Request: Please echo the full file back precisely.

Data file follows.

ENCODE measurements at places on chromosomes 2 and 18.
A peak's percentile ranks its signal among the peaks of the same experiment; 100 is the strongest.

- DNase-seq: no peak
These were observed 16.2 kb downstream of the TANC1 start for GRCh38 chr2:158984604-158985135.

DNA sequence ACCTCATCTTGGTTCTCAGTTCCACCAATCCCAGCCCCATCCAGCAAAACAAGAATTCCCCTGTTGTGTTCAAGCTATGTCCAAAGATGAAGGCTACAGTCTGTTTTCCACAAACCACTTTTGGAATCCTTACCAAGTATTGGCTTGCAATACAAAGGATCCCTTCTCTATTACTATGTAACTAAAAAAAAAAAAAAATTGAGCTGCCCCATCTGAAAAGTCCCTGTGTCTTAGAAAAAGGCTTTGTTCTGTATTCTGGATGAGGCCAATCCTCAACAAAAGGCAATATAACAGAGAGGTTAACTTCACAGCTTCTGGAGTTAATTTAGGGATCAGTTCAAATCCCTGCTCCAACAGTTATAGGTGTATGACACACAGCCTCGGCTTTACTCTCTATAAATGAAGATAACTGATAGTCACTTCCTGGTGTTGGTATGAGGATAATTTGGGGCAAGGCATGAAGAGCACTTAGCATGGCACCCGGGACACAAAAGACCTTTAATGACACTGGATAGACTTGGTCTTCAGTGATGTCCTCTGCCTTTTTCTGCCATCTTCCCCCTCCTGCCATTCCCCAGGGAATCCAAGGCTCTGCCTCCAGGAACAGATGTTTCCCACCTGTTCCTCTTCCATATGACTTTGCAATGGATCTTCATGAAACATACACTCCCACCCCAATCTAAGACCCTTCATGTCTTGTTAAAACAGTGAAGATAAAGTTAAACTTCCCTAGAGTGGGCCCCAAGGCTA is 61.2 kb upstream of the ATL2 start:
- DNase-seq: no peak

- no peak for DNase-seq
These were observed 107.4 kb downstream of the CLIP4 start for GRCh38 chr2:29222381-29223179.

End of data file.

ENCODE measurements at places on chromosomes 2 and 18.
A peak's percentile ranks its signal among the peaks of the same experiment; 100 is the strongest.

- DNase-seq: no peak
These were observed 16.2 kb downstream of the TANC1 start for GRCh38 chr2:158984604-158985135.

DNA sequence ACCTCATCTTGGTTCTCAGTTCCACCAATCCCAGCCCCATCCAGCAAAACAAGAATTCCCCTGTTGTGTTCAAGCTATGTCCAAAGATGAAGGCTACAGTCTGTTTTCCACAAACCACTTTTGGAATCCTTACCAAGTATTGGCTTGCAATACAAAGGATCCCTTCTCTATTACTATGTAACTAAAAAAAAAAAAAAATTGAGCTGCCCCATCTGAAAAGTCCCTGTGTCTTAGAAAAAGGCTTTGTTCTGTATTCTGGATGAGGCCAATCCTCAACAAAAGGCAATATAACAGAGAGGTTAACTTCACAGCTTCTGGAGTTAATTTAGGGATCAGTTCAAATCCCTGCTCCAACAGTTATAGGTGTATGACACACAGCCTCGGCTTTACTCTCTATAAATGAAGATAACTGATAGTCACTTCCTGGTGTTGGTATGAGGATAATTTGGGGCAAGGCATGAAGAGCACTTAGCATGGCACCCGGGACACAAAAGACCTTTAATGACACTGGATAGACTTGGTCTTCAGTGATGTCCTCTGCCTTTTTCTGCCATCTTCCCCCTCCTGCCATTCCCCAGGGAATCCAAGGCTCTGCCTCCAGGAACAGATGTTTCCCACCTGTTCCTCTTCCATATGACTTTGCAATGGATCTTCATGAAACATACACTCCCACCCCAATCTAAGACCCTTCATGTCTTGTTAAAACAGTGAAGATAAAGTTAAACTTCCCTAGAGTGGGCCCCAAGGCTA is 61.2 kb upstream of the ATL2 start:
- DNase-seq: no peak

- no peak for DNase-seq
These were observed 107.4 kb downstream of the CLIP4 start for GRCh38 chr2:29222381-29223179.